Figure 11-The story at Berlin’s “Silent Heroes Memorial Center” about Dr. Otto Berger, a right-minded German who enabled my uncle to survive in Berlin during the Nazi era

Most helpful to him during his underground odyssey was a dentist by the name of Otto Berger, a right-minded individual who was adamantly opposed to National Socialism. (Figure 11)  Berger somehow was able to illegally procure papers for Fedor in the name of Dr. Friedrich Burkhardt, matching my uncle’s own initials; without these papers, it is certain that Fedor would not have survived the war.  In March 1944, both Berger and Fedor were among nine survivors from a group of 44 people who had sought refuge in a basement destroyed by Allied bombers.  Following this narrow escape, for a short period Fedor again hid with his cousin before returning to live with Berger, first in Berlin-Zehlendorf, then in Berlin-Steglitz.  The last apartment was destroyed by fire on the eve of the Russian capture of Steglitz on April 26, 1945.

Figure 12-My Uncle Fedor in Liegnitz with his dental assistant, Käthe Heusermann, née Reiss, who went on to became Hitler’s dentist’s assistant

The capture of this part of Berlin marked the beginning of the next phase of my uncle’s life.  When Fedor had his own practice in Liegnitz, he trained as one of his dental assistants a woman named Käthe Heusermann, née Reiss. (Figure 12)  After Fedor was forced to close shop in Liegnitz and move to Berlin, she too moved there, and from 1937 on, she was in the employ of Dr. Hugo Blaschke, Hitler’s American-trained dentist. (Figure 13)  Following the Russian capture of Berlin, on May 4, 1945, Fedor visited his former dental assistant Käthe Heusermann in the Pariserstraße in Berlin-Wilmersdorf, and she encouraged him to apply to take over Dr. Blaschke’s dental office, which had only been lightly damaged.  As a victim of National Socialism, he was entitled to such consideration.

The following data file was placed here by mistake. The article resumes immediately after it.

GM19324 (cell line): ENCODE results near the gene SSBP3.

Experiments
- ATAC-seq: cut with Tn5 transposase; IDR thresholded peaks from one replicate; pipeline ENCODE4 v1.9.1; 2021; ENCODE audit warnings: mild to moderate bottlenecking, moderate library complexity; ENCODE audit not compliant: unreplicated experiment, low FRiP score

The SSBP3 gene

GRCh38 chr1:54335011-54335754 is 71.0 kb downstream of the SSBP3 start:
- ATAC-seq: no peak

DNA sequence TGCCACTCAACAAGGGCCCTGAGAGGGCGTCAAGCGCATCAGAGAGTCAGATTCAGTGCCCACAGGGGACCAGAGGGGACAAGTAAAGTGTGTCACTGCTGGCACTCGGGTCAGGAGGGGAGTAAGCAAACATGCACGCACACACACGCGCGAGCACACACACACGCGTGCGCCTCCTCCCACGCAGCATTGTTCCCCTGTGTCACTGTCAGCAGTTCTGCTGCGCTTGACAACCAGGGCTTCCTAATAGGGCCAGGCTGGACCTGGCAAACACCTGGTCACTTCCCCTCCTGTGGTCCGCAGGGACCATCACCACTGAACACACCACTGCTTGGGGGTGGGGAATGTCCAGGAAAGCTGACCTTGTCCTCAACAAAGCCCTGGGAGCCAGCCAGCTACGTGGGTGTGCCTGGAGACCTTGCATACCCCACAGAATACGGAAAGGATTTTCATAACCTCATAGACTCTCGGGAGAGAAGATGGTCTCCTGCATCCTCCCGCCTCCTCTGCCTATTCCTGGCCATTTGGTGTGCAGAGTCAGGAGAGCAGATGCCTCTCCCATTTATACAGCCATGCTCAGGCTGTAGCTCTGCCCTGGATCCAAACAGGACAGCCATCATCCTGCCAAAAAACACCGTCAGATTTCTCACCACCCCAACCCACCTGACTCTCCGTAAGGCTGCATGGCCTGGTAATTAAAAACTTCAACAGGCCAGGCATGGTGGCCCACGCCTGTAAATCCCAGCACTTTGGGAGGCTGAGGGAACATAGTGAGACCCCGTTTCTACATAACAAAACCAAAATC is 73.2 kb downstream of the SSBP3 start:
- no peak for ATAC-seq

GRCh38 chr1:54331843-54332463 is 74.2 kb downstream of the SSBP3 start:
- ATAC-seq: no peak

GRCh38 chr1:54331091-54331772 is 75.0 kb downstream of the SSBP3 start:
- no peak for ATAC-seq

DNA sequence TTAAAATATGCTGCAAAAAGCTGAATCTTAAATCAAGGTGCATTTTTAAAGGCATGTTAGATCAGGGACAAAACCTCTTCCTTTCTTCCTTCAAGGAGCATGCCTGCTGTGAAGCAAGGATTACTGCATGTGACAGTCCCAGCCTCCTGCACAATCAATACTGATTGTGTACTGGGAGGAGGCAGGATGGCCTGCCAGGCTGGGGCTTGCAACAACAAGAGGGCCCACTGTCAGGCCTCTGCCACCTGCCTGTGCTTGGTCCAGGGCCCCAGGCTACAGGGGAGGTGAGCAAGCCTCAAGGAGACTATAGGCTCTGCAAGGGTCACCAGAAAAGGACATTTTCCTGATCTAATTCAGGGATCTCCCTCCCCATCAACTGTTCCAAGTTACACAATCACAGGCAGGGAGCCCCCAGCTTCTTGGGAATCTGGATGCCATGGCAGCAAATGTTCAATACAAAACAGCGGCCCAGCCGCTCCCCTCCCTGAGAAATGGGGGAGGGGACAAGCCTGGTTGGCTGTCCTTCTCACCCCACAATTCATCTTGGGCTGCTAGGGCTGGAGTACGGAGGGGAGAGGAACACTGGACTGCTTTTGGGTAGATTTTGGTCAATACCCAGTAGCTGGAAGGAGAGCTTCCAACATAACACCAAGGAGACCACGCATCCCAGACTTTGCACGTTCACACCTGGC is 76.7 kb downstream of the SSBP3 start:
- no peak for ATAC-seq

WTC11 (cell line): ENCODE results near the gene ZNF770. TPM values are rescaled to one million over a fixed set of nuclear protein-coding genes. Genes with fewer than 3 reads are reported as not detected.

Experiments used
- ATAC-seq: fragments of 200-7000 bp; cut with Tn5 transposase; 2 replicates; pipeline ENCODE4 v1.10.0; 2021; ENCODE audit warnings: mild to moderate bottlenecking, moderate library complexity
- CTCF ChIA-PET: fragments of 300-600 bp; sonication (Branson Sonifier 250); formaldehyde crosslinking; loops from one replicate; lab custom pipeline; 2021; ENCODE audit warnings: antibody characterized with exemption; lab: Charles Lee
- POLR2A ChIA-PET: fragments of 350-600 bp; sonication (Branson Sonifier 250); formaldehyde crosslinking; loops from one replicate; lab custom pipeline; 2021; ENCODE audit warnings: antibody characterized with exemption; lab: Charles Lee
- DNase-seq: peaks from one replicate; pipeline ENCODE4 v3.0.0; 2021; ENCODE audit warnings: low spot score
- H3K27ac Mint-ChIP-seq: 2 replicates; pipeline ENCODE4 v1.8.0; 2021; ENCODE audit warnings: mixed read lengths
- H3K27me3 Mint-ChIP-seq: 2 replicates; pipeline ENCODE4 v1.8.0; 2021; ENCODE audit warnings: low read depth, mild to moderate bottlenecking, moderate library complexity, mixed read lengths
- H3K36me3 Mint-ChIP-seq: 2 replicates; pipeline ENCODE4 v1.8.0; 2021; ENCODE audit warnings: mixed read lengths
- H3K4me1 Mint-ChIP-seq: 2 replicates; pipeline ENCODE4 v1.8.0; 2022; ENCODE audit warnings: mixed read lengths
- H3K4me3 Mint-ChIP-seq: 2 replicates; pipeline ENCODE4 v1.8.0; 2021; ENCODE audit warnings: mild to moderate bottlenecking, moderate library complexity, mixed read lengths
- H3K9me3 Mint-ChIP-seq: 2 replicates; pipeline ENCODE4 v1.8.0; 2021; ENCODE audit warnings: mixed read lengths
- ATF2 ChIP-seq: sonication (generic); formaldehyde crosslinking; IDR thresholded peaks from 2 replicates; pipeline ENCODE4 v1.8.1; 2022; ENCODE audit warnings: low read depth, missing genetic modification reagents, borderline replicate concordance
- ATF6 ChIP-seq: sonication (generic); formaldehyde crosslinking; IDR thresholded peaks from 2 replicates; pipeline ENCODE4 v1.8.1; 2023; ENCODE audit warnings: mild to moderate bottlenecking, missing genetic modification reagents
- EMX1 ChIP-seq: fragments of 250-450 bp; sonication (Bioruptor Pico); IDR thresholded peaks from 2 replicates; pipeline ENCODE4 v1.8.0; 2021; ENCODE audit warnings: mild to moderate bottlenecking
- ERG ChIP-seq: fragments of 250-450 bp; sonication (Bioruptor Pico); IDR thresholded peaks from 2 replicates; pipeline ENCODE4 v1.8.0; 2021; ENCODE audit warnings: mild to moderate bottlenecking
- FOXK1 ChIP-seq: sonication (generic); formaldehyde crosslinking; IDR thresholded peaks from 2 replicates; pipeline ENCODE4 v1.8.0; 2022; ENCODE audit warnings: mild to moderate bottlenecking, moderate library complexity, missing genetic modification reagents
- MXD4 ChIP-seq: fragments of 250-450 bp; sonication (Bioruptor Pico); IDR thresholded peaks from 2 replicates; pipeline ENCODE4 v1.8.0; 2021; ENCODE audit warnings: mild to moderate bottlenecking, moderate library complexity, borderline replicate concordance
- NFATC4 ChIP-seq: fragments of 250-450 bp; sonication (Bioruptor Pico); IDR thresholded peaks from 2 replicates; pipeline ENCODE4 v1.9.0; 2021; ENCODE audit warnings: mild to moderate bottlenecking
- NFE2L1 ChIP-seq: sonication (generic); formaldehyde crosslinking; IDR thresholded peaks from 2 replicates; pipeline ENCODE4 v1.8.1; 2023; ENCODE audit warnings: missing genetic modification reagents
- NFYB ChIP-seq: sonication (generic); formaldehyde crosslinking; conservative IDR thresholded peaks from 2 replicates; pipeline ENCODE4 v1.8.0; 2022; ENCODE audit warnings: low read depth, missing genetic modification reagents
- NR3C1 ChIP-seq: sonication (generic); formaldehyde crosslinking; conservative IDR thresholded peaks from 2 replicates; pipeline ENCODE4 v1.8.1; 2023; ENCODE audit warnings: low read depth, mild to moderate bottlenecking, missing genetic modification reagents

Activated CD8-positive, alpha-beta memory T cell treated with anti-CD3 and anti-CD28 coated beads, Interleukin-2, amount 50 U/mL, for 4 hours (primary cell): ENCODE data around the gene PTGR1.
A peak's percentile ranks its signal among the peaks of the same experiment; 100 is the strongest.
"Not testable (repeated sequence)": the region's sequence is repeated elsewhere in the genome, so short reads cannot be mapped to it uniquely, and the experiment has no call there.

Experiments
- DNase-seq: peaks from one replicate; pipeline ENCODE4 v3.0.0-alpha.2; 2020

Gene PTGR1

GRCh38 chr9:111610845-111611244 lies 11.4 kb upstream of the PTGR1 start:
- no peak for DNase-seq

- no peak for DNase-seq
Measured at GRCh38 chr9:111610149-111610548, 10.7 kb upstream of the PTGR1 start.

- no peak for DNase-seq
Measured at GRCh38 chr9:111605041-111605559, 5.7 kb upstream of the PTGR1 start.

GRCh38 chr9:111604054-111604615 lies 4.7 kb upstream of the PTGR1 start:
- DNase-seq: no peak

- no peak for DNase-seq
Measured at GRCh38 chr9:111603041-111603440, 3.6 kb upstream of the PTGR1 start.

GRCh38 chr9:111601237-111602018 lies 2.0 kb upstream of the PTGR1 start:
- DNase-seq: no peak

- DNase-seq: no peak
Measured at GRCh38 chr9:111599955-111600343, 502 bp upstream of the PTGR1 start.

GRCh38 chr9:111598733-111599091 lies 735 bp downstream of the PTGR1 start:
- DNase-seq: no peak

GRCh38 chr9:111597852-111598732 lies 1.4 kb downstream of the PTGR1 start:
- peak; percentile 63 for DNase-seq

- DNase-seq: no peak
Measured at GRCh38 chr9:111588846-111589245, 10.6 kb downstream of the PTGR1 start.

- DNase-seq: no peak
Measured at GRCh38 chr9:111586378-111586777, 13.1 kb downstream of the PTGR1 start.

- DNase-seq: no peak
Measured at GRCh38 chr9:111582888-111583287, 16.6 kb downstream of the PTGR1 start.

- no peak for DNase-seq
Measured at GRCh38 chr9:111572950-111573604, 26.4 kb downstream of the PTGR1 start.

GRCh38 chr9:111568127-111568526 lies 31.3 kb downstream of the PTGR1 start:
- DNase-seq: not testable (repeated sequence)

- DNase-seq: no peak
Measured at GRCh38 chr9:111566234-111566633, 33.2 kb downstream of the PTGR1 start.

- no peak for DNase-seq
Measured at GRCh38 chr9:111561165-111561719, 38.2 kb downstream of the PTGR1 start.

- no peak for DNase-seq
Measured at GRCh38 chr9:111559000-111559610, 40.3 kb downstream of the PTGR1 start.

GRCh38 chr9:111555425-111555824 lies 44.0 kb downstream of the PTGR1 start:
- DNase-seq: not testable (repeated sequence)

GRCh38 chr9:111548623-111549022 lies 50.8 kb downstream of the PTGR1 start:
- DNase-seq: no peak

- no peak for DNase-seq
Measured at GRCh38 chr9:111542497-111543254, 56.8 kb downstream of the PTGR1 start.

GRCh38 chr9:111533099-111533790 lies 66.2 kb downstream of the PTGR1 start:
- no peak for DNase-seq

Figure 13-Dr. Hugo Johannes Blaschke (1881-1959), Hitler’s American-trained dentist from 1933-1945


Figure 14-Entrance as it looks today to the office building where Hitler’s dentist, Dr. Blaschke, once had his practice at Kurfustendamm 213 that my Uncle Fedor took over after WWII

Dr. Blaschke’s dental office was located at Kürfurstendamm 213 (Figure 14), and was at the time situated in the Russian sector of Berlin.  With the approval of the Russian commandant, Fedor Bruck was assigned Blaschke’s office and living quarters.  Post-war Berlin phone directories for both 1946 (Figure 15) and 1948 list Fedor Bruck as a “Zahnarzt” (dentist) occupying these premises, as indeed he did until he left for America in 1947 (his name continues to show up in the 1948 phone directory even though he was no longer in Berlin).



Figure 15-1946 Berlin Phone Directory listing my uncle Dr. Fedor Bruck, as a zahnarzt (dentist) at Kurfurstendamm 213

My uncle’s former close association with Käthe Heusermann allowed him to become a “witness” to history.  As Dr. Blaschke’s dental assistant, Käthe had always been present when Hitler was undergoing dental treatment.  Because the dental records describing the work performed on Hitler had been lost or destroyed, Käthe Heusermann was questioned by the Russians and asked to give her opinion on the basis of memory whether the parts of the jaw found in the Reich Chancellery garden were those of Hitler.  She recognized the dental work and affirmed they were indeed Hitler’s remains.  Several days later, she conveyed this information to my uncle, which inadvertently placed him at risk.

Eventually, both Käthe Heusermann, and Dr. Blaschke’s dental technician, Fritz Echtmann, were captured by the Russians and imprisoned for some years.  Stalin seemingly did not want any witnesses who could confirm Hitler’s fate, perhaps wishing to perpetuate the myth that Hitler had survived the war and was an ever-present danger.  Since my uncle also knew of Hitler’s death, he too was in jeopardy of being kidnapped by the Russians, so, forewarned by the Americans, he decided to emigrate to the United States in July 1947.